We will start, however, on the positive side: we know that Paul worked closely with three women named in his authentic letters. We will discuss each of them in turn.

The most notable is a missionary and church leader named Priscilla (the name is a diminutive of the Roman name Prisca). In I Cor. 16:19, Paul mentions Prisca and her husband Aquila: “The churches of Asia send greetings. Aquila and Prisca, together with the church in their house, greet you warmly in the Lord.” Prisca and Aquila are also referred to in II Timothy 4:19 (an epistle written after Paul’s death): “Greet Prisca and Aquila, and the household of Onesiphorus.” Finally, the pair is mentioned in Acts of the Apostles 18:26: “[A Jew named Apollos] began to speak boldly in the synagogue; but when Priscilla and Aquila heard him, they took him aside and explained the Way of God to him more accurately.” Acts was written about 100 CE and is not necessarily accurate historically.

As Jouette Bassler notes, Prisca and Aquila’s trade was tent-making, like Paul’s. The pair had moved to Ephesus from Corinth with Paul. They stayed in Ephesus after Paul moved on, “overseeing the church that met in their house.” It appears that they returned to Rome after an edict against Jews was lifted in 54 CE, where they established yet another house church, in which Prisca was most likely more involved than her husband. They seem to have provided support for Paul and his mission in several cities in the form of patronage, teaching and preaching, and they may have been converts to the Christ cult even before meeting Paul. The passage in Acts suggests that, even if they did not literally teach the gospel to Apollos, their influence was significant, since the memory of their ministry was still alive in the early second century. Another indication of Priscilla’s lasting influence is the suggestion that she was the author of the letter to the Hebrews in the New (Christian) Testament, but this cannot be firmly established.

The second woman associated with Paul and Corinth is Chloe, mentioned in I Cor. 1:11-12: “For it has been reported to me by Chloe’s people that there are quarrels among you, my brothers and sisters. What I mean is that each of you says, ‘I belong to Paul,’ or ‘I belong to Apollos,’ or ‘I belong to Cephas,’ or ‘I belong to Christ.’” (The men named Apollos, whom we encountered above, and Cephas were two other leaders at Corinth.)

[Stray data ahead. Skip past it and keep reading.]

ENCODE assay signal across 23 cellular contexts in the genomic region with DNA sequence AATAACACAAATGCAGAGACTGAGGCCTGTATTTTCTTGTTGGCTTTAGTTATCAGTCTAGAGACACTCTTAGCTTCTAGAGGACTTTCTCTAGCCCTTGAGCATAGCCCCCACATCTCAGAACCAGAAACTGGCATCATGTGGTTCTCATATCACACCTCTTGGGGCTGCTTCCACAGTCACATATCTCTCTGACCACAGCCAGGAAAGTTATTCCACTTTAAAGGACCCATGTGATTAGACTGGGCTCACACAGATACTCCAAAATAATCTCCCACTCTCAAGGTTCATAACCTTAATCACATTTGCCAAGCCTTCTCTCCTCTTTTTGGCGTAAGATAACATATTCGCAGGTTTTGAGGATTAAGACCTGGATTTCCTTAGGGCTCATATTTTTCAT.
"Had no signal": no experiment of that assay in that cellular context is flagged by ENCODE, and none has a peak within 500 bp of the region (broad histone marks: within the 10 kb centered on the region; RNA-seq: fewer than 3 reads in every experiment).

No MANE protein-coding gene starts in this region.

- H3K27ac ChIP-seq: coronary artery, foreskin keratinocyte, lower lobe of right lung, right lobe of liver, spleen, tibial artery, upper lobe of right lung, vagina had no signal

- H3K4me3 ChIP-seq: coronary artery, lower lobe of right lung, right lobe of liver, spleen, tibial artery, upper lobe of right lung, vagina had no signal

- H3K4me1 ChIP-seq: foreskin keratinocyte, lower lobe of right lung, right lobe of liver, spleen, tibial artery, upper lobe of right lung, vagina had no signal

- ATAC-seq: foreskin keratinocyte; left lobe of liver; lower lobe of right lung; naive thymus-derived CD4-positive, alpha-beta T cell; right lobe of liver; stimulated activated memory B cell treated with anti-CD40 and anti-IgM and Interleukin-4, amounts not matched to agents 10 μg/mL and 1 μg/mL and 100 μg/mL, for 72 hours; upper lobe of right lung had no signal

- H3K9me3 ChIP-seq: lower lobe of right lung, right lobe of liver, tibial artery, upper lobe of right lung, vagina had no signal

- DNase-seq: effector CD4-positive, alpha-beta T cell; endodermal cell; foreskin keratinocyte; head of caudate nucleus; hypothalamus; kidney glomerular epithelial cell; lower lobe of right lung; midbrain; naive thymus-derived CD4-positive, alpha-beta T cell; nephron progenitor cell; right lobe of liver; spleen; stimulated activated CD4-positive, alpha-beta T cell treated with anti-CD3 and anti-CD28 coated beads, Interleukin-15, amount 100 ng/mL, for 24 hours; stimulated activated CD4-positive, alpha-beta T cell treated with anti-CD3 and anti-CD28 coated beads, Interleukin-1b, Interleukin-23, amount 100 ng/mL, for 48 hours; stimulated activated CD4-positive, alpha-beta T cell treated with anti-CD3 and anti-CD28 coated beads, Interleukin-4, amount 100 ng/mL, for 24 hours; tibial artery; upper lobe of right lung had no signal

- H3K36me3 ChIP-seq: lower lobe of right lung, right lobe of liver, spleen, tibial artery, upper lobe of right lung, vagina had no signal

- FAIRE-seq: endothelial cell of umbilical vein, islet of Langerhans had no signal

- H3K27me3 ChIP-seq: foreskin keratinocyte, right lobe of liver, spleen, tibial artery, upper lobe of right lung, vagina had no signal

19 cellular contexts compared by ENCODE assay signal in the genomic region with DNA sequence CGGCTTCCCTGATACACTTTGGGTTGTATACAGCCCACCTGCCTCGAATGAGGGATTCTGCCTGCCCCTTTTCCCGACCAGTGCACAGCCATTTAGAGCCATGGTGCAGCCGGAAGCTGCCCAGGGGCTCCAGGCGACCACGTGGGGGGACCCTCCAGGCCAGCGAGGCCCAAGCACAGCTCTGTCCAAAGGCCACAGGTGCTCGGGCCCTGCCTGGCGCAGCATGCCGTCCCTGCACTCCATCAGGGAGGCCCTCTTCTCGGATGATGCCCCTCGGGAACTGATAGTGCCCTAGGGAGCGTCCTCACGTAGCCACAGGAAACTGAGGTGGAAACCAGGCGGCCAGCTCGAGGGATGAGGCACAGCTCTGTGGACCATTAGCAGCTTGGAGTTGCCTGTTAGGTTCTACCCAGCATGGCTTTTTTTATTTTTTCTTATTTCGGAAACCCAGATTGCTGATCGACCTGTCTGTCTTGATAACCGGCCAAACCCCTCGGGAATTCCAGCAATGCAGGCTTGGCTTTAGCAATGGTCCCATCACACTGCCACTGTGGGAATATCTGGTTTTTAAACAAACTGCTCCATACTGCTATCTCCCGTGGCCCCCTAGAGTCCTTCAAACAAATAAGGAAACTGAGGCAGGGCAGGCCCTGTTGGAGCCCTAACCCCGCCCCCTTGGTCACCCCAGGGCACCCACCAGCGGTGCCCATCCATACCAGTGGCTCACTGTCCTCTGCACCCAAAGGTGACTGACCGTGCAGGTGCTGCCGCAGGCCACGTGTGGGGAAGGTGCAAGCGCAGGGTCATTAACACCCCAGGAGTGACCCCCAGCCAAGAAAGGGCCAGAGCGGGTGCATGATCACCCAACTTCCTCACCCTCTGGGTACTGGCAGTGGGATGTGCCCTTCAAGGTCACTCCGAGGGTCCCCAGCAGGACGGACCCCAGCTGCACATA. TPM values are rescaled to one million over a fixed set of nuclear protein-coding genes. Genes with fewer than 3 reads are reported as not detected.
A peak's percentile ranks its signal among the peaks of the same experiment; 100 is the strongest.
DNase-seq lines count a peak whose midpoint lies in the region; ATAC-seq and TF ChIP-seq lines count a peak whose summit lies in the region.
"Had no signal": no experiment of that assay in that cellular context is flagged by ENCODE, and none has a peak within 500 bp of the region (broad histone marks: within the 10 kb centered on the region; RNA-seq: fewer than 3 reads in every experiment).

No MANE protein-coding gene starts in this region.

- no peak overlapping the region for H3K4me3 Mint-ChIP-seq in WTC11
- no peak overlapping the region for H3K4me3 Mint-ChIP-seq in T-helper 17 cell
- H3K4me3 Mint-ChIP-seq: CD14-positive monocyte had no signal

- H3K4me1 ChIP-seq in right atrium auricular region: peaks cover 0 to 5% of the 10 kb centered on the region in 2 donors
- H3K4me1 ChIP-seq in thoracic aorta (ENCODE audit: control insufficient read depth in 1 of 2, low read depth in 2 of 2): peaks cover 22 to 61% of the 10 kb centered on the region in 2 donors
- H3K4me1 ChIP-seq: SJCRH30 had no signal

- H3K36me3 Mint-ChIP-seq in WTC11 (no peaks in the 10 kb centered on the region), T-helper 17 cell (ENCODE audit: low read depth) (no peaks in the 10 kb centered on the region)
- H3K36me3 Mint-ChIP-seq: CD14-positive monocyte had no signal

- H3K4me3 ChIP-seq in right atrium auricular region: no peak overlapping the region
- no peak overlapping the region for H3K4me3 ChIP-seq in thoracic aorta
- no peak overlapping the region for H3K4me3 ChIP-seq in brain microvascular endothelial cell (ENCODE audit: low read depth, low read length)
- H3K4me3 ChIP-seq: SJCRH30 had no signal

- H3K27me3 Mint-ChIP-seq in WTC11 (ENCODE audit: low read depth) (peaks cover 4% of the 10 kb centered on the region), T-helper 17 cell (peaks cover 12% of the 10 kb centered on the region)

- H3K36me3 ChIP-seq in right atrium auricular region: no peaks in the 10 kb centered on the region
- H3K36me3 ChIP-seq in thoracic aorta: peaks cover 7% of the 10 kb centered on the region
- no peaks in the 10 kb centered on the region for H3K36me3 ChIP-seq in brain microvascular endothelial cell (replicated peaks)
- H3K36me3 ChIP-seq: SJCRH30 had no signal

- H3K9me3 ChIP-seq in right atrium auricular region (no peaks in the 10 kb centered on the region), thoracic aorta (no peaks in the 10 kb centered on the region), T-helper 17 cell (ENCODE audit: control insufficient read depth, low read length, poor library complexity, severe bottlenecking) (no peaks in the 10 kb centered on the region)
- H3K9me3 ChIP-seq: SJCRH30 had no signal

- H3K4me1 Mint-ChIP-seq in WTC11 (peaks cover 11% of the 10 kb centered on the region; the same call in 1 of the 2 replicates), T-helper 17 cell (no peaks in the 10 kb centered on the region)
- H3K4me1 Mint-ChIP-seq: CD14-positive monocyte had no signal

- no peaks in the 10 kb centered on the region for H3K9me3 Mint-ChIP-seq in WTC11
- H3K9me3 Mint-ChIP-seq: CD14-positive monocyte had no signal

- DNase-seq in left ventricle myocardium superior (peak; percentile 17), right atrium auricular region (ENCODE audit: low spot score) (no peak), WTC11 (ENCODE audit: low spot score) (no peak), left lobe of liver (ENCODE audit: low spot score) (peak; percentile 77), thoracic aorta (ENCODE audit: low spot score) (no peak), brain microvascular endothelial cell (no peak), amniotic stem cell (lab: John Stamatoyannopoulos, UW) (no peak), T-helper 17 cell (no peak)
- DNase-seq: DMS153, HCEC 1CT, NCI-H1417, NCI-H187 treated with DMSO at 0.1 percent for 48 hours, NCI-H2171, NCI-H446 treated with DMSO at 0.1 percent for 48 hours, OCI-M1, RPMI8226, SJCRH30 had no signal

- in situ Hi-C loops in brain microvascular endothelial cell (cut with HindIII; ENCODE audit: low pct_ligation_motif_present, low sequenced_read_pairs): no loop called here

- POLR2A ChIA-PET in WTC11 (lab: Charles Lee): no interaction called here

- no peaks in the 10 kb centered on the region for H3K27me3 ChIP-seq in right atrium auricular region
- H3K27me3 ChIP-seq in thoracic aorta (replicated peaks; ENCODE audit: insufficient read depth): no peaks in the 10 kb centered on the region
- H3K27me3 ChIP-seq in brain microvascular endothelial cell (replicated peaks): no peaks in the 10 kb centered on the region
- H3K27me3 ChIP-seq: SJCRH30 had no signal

Perhaps not surprisingly, given the general absence of a discussion of women in the history of scholarship, New Testament commentaries have paid little attention to Chloe and made little of her possible significance to the Corinthian community. The mention of her “household,” however, suggests status. She was likely head of her household, and thus possibly a widow, and as such at least moderately well-to-do if not wealthy. She had the means and desire to sponsor emissaries to Paul, although “her people” could also have seen Paul while on other business. If Chloe was the head of a household in Corinth, it is possible if not likely that she owned slaves and/or had persons dependent upon her and was well known in Corinth. Chloe was thus a woman whom Paul held in high esteem for her leadership abilities and faithfulness.

Finally, Paul was also associated with a deacon named Phoebe, the church leader at Cenchreae, one of Corinth’s harbors; the reference to Phoebe is in Paul’s letter to the Romans (16:1-2): “I commend to you our sister Phoebe, a deacon of the church at Cenchreae, so that you may welcome her in the Lord as is fitting for the saints, and help her in whatever she may require from you, for she has been a benefactor [“prostatis”] of many and of myself as well.” Phoebe’s roles are highly significant, given the traditional view of male Biblical commentators and the Roman Catholic Church. As we noted in an earlier post, Phoebe’s responsibilities as a deacon would have been the same as that of male deacons. A “diakonos” had specific roles in the early church as a leader and official; female deacons did not merely minister to women or the sick, as earlier analysts had argued. The Roman Catholic Church still does not ordain women deacons, despite the role of Phoebe in Paul’s time.

As a benefactor or patron, Phoebe would also have had great influence on the early church in the Corinthian region. Quoting Bassler, “As a patron she would . . . have provided funds for the church and probably publicly represented it when necessary. She would also have used her influence – derived from her wealth and social standing – to resolve any difficulties that might arise for the congregation. . . She is obviously an independent woman . . . of considerable means.”